If you ever need to run a quick calculation or two when working on your Mac, then you can do so using Apple’s Spotlight search; however, while you might find yourself using this for basic addition and multiplication, Spotlight’s calculations support far more, and if used properly can be just as if not more valuable than Apple’s included Calculator utility.

If you are unfamiliar with using Spotlight as a calculator, then you can access it quickly by pressing Command-Space to invoke Spotlight, followed by simply typing your equation, such as “1+4” which will show you a top hit of “5” next to an icon representing the calculator. At this point, you can press Enter to directly open the calculator (though it will be at 0 and not be passed the result of this calculation), or you can press Command-C on the highlighted result, to copy it to the clipboard.

Now you might be inclined to just use Spotlight for a quick addition or multiplication, but you can also use it for anything from trigonometric functions (sin, cos, tan, etc.), to calculating roots, rounding in various ways, among other useful features. To help with this, here is the list of supported functions you can use in Spotlight:

**Basic Operators**

The basic operators in Spotlight’s calculator are the classic +, -, *, / symbols for addition, subtraction, multiplication, and division, but in addition you have the following ones available for more complex math:

**!**— The factorial, for multiplying every integer between 1 and the specified number

**%**— The modulus symbol, used similarly to division, but will issue you the remainder in division, rather than the full ratio.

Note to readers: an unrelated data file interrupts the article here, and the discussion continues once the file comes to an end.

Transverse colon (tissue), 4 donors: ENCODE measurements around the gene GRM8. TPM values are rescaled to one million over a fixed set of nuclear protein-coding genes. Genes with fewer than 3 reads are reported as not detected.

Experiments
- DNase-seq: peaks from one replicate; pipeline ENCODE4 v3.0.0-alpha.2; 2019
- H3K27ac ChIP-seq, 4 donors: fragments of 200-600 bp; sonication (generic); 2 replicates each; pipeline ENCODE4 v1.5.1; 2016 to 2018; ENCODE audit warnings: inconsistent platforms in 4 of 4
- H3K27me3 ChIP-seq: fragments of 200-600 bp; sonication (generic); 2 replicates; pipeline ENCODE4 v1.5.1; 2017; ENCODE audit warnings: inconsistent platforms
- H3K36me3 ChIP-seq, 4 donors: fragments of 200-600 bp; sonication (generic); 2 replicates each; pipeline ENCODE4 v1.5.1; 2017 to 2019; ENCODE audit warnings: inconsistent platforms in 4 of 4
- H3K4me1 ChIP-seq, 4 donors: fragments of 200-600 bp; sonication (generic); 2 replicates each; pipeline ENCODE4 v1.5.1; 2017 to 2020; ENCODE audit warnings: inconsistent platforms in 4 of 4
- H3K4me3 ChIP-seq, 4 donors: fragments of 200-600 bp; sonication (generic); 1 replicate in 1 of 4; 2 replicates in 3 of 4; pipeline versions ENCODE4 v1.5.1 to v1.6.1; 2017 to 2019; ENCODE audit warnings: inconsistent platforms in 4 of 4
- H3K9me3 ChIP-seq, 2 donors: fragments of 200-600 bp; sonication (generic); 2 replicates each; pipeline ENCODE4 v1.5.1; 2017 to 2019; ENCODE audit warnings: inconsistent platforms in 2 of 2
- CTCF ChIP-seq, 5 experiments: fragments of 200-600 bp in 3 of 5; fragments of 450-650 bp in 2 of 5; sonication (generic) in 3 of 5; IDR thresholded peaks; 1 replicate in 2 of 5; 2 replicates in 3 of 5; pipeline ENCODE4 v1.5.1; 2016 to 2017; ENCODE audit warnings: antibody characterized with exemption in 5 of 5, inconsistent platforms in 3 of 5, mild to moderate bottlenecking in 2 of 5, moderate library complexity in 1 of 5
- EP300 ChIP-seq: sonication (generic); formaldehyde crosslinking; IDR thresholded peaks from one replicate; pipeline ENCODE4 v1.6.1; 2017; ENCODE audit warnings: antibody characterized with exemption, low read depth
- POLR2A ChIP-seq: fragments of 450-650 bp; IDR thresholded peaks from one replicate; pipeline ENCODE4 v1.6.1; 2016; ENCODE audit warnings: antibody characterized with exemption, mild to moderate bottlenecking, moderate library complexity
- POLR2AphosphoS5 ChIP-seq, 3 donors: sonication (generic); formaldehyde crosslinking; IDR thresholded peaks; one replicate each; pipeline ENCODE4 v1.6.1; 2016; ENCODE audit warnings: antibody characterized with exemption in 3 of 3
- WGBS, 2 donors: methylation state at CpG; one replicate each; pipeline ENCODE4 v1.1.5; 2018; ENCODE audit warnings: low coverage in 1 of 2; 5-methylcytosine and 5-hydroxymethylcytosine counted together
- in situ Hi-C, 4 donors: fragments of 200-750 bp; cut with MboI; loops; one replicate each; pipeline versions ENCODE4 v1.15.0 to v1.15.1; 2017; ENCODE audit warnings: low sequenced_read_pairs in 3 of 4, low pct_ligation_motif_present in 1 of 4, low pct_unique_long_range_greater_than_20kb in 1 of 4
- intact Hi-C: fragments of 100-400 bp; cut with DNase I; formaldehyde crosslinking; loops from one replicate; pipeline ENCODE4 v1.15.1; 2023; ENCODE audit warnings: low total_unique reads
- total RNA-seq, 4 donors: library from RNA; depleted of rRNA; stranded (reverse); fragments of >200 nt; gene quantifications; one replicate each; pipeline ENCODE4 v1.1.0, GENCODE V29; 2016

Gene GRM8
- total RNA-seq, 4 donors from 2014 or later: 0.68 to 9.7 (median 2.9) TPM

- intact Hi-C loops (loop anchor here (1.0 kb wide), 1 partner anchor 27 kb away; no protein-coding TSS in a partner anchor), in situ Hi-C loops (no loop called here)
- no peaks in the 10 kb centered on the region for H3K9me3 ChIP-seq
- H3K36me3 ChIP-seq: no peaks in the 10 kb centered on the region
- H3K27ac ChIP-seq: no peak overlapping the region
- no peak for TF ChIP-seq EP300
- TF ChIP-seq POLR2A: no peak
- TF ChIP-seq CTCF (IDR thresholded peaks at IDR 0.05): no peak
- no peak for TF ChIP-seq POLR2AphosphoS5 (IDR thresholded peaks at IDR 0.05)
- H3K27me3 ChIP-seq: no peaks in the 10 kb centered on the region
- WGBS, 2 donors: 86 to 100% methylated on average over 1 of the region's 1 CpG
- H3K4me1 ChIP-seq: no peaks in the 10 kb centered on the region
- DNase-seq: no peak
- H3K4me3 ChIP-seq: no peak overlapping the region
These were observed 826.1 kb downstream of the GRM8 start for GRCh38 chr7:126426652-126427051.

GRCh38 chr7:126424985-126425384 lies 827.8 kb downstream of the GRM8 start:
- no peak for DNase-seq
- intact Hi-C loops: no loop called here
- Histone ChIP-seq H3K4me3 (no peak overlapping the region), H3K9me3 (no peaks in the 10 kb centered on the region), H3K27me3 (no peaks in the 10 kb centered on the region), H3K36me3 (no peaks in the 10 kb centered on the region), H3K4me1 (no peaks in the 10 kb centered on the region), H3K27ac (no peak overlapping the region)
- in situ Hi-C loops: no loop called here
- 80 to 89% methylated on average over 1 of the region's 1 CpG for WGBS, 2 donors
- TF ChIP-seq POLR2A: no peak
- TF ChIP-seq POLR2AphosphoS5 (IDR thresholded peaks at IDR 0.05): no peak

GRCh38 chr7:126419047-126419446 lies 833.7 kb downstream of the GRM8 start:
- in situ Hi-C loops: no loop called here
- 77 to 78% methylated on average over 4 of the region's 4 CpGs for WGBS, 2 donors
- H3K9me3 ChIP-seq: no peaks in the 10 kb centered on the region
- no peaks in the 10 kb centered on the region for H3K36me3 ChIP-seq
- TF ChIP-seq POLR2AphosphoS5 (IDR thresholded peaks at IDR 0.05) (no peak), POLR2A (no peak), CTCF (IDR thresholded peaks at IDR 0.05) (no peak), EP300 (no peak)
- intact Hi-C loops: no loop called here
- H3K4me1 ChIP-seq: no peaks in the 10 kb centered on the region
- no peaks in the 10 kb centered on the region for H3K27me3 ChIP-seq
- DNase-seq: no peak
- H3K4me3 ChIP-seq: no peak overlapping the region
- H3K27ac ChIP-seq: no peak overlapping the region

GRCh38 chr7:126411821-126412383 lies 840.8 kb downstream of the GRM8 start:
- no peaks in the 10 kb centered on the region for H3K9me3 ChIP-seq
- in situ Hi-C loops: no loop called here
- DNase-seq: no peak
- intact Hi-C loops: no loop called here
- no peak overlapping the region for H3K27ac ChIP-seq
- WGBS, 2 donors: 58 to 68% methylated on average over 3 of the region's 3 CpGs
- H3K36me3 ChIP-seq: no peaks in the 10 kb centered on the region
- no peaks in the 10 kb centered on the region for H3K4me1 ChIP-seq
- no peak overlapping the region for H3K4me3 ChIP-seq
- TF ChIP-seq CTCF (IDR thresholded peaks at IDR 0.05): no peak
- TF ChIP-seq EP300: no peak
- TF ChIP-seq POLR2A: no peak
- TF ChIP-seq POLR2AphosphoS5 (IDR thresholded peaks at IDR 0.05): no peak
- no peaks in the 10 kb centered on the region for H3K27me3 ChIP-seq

**^**— The exponent, used between two numbers will raise one to the power of the other.

**()**— Parentheses, used for containing values and isolating orders of operation.

**Built-in constants**

Spotlight has a couple of standard numerical constants defined, namely pi and e:

**pi** — the classic 3.1415…, or the complete distance of half of the unit circle

**e** — euler’s number, used for natural logarithms and exponents

**Trigonometric Functions**

The trigonometric functions, along with their arc and hyperbolic equivalents, are also available:

**sin()** — Standard sine

**cos()** — Standard cosine

**tan()** — Standard tangent

**asin()** — Standard arcsine

**acos()** — Standard arccosine

**atan()** — Standard arctangent

**sinh()** — Hyperbolic sine

**cosh()** — Hyperbolic cosine

**tanh()** — Hyperbolic tangent

**asinh()** — Hyperbolic arcsine

**acosh()** — Hyperbolic cosine

**atanh()** — Hyperbolic tangent

Note that the trigonometric functions are performed in classic Radian mode, so you must first convert degrees measurements to radians (i.e., multiplying by pi/180).

**Exponents and Logarithms**

You can always use the exponent operator “^” to get exponents; however, you can also use defined options:

**exp()** — This is the natural exponent, or equivalent of raising to the power of “e” (e^num)

**E** — This allows you to write “*10^number”, such as the following (10E4 for 10*10^4)

**log()** — This takes the base10 logarithm of the given number

**ln()** — This takes the natural logarithm of the number

For logarithms of other bases besides e and 10, you can use the basic math conversion of dividing the base10 logarithm by the base10 log of the new base, for instance to get the log2 of a number “x”, you can do the following in Spotlight: log(x)/log(2)